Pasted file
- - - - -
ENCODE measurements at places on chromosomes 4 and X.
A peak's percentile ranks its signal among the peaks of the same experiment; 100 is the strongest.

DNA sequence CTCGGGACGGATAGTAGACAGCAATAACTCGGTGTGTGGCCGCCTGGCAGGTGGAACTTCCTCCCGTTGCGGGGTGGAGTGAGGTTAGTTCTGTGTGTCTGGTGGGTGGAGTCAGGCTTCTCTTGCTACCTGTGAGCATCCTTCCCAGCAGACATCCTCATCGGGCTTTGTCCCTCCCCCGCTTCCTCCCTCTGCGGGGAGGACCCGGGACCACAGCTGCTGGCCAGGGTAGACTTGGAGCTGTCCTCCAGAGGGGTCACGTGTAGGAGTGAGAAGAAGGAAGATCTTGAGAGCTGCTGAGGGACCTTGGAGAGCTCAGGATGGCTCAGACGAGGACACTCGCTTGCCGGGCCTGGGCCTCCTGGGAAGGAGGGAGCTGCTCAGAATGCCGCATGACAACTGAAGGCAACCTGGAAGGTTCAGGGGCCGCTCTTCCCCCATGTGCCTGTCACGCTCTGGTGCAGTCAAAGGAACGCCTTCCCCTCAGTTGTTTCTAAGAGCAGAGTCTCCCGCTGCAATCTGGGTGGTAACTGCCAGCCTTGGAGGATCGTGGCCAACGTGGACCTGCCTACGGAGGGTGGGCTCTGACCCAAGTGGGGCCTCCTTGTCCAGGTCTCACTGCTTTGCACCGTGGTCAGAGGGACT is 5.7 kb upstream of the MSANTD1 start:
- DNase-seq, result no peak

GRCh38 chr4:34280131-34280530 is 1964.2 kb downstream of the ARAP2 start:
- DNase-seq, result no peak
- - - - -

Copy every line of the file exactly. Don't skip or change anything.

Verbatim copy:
ENCODE measurements at places on chromosomes 4 and X.
A peak's percentile ranks its signal among the peaks of the same experiment; 100 is the strongest.

DNA sequence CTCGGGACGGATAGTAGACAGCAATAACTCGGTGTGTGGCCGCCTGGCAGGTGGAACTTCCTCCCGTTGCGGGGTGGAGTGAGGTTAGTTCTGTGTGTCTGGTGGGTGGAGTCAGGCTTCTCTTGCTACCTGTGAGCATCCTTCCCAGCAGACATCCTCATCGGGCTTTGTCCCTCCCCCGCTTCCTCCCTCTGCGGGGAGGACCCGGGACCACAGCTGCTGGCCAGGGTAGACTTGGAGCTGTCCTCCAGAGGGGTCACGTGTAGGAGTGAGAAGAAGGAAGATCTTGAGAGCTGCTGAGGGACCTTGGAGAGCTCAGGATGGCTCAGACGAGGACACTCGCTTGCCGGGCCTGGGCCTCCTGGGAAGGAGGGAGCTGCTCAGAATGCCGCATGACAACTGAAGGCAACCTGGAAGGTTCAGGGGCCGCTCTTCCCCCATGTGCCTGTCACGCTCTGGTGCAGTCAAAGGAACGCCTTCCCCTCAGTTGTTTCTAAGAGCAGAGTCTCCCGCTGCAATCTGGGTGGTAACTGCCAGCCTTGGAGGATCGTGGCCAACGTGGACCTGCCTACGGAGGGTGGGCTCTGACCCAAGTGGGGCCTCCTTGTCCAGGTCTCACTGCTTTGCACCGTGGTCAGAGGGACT is 5.7 kb upstream of the MSANTD1 start:
- DNase-seq, result no peak

GRCh38 chr4:34280131-34280530 is 1964.2 kb downstream of the ARAP2 start:
- DNase-seq, result no peak